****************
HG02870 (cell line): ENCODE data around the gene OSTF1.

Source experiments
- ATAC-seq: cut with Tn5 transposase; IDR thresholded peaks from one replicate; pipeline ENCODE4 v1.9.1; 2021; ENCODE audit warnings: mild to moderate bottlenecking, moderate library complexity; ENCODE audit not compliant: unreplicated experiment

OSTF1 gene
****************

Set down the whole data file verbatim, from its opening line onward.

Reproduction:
HG02870 (cell line): ENCODE data around the gene OSTF1.

Source experiments
- ATAC-seq: cut with Tn5 transposase; IDR thresholded peaks from one replicate; pipeline ENCODE4 v1.9.1; 2021; ENCODE audit warnings: mild to moderate bottlenecking, moderate library complexity; ENCODE audit not compliant: unreplicated experiment

OSTF1 gene